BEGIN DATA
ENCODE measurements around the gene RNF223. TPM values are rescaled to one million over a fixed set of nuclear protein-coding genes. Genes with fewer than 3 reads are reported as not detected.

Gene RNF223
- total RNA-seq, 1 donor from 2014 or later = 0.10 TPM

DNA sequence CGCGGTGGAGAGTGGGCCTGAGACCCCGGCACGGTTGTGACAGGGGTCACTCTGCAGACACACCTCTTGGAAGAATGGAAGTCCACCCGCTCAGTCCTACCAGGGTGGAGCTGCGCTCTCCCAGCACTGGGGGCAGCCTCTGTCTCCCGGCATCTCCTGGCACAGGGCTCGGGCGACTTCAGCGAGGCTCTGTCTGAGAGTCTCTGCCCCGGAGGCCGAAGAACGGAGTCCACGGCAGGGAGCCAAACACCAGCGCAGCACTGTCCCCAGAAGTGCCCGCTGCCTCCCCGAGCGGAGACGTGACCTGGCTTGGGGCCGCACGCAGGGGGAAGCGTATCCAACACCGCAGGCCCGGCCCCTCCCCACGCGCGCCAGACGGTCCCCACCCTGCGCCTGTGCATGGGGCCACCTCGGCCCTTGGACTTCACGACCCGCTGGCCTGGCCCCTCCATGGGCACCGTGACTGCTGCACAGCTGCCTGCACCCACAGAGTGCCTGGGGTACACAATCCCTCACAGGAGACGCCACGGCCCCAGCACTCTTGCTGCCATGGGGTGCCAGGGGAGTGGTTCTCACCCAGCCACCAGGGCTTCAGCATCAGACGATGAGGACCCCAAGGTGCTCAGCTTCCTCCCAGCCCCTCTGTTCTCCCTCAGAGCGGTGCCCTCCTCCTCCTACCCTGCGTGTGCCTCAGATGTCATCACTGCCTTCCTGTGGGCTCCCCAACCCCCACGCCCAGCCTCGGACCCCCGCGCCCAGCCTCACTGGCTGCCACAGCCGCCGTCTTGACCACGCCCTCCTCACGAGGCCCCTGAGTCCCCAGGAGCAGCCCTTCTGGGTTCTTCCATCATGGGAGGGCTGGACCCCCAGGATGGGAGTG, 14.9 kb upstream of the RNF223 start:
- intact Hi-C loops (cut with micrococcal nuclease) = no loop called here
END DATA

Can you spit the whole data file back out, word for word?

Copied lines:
ENCODE measurements around the gene RNF223. TPM values are rescaled to one million over a fixed set of nuclear protein-coding genes. Genes with fewer than 3 reads are reported as not detected.

Gene RNF223
- total RNA-seq, 1 donor from 2014 or later = 0.10 TPM

DNA sequence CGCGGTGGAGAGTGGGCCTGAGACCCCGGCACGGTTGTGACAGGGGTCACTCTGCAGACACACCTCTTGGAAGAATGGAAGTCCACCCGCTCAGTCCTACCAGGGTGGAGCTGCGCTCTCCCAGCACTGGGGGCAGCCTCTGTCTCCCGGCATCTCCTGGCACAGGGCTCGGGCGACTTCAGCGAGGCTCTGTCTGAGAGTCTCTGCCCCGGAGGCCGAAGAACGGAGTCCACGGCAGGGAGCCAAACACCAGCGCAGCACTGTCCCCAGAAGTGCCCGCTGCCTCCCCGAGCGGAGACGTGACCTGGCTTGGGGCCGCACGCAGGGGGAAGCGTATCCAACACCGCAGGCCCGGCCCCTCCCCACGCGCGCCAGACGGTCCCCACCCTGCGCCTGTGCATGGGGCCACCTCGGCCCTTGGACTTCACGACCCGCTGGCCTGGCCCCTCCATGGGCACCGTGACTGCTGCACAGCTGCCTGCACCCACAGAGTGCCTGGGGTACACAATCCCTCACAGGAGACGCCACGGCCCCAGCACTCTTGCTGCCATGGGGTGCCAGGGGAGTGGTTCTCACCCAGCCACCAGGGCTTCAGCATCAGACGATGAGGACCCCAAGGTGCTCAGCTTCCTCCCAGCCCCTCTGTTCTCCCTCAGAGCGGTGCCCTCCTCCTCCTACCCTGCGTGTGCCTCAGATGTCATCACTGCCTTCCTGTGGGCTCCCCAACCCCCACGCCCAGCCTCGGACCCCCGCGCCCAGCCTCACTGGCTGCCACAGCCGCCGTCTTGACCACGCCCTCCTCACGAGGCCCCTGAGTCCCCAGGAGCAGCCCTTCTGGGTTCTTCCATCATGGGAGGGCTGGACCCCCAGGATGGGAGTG, 14.9 kb upstream of the RNF223 start:
- intact Hi-C loops (cut with micrococcal nuclease) = no loop called here